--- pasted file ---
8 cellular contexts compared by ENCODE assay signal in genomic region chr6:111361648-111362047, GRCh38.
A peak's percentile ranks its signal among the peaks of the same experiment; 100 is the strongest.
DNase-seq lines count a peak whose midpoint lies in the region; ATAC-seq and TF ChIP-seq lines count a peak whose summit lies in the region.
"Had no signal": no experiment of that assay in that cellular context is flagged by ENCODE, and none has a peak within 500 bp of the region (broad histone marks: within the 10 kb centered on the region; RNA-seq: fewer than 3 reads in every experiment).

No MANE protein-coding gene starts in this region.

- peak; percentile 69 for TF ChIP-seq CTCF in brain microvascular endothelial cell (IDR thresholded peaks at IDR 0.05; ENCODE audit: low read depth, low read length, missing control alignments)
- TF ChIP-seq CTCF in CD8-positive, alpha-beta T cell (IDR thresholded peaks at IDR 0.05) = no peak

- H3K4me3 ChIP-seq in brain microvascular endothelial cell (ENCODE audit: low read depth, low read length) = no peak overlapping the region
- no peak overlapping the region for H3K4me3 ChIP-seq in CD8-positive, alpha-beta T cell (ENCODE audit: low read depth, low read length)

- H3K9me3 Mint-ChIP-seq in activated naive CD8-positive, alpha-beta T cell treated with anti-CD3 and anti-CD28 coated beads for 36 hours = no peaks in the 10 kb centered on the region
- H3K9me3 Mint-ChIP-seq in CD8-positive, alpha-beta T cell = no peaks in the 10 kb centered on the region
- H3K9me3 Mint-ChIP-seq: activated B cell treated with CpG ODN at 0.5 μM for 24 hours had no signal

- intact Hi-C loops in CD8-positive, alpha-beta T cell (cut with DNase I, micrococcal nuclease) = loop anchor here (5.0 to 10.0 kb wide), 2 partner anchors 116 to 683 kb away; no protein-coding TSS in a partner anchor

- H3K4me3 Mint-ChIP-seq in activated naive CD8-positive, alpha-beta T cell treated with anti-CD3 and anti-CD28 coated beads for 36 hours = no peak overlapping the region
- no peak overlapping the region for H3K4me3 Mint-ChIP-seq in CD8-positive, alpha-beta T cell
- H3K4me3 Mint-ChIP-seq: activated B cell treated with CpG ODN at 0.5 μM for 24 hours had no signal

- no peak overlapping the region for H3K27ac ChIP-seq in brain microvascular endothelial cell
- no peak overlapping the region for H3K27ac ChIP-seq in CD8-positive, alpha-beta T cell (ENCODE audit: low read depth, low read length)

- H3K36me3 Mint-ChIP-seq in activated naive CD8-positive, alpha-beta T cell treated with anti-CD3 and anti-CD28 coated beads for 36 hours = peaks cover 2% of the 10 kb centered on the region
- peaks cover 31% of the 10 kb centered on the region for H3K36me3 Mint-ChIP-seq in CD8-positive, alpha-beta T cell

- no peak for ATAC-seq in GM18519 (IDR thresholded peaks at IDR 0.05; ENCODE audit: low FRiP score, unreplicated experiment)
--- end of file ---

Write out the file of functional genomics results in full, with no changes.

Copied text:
8 cellular contexts compared by ENCODE assay signal in genomic region chr6:111361648-111362047, GRCh38.
A peak's percentile ranks its signal among the peaks of the same experiment; 100 is the strongest.
DNase-seq lines count a peak whose midpoint lies in the region; ATAC-seq and TF ChIP-seq lines count a peak whose summit lies in the region.
"Had no signal": no experiment of that assay in that cellular context is flagged by ENCODE, and none has a peak within 500 bp of the region (broad histone marks: within the 10 kb centered on the region; RNA-seq: fewer than 3 reads in every experiment).

No MANE protein-coding gene starts in this region.

- peak; percentile 69 for TF ChIP-seq CTCF in brain microvascular endothelial cell (IDR thresholded peaks at IDR 0.05; ENCODE audit: low read depth, low read length, missing control alignments)
- TF ChIP-seq CTCF in CD8-positive, alpha-beta T cell (IDR thresholded peaks at IDR 0.05) = no peak

- H3K4me3 ChIP-seq in brain microvascular endothelial cell (ENCODE audit: low read depth, low read length) = no peak overlapping the region
- no peak overlapping the region for H3K4me3 ChIP-seq in CD8-positive, alpha-beta T cell (ENCODE audit: low read depth, low read length)

- H3K9me3 Mint-ChIP-seq in activated naive CD8-positive, alpha-beta T cell treated with anti-CD3 and anti-CD28 coated beads for 36 hours = no peaks in the 10 kb centered on the region
- H3K9me3 Mint-ChIP-seq in CD8-positive, alpha-beta T cell = no peaks in the 10 kb centered on the region
- H3K9me3 Mint-ChIP-seq: activated B cell treated with CpG ODN at 0.5 μM for 24 hours had no signal

- intact Hi-C loops in CD8-positive, alpha-beta T cell (cut with DNase I, micrococcal nuclease) = loop anchor here (5.0 to 10.0 kb wide), 2 partner anchors 116 to 683 kb away; no protein-coding TSS in a partner anchor

- H3K4me3 Mint-ChIP-seq in activated naive CD8-positive, alpha-beta T cell treated with anti-CD3 and anti-CD28 coated beads for 36 hours = no peak overlapping the region
- no peak overlapping the region for H3K4me3 Mint-ChIP-seq in CD8-positive, alpha-beta T cell
- H3K4me3 Mint-ChIP-seq: activated B cell treated with CpG ODN at 0.5 μM for 24 hours had no signal

- no peak overlapping the region for H3K27ac ChIP-seq in brain microvascular endothelial cell
- no peak overlapping the region for H3K27ac ChIP-seq in CD8-positive, alpha-beta T cell (ENCODE audit: low read depth, low read length)

- H3K36me3 Mint-ChIP-seq in activated naive CD8-positive, alpha-beta T cell treated with anti-CD3 and anti-CD28 coated beads for 36 hours = peaks cover 2% of the 10 kb centered on the region
- peaks cover 31% of the 10 kb centered on the region for H3K36me3 Mint-ChIP-seq in CD8-positive, alpha-beta T cell

- no peak for ATAC-seq in GM18519 (IDR thresholded peaks at IDR 0.05; ENCODE audit: low FRiP score, unreplicated experiment)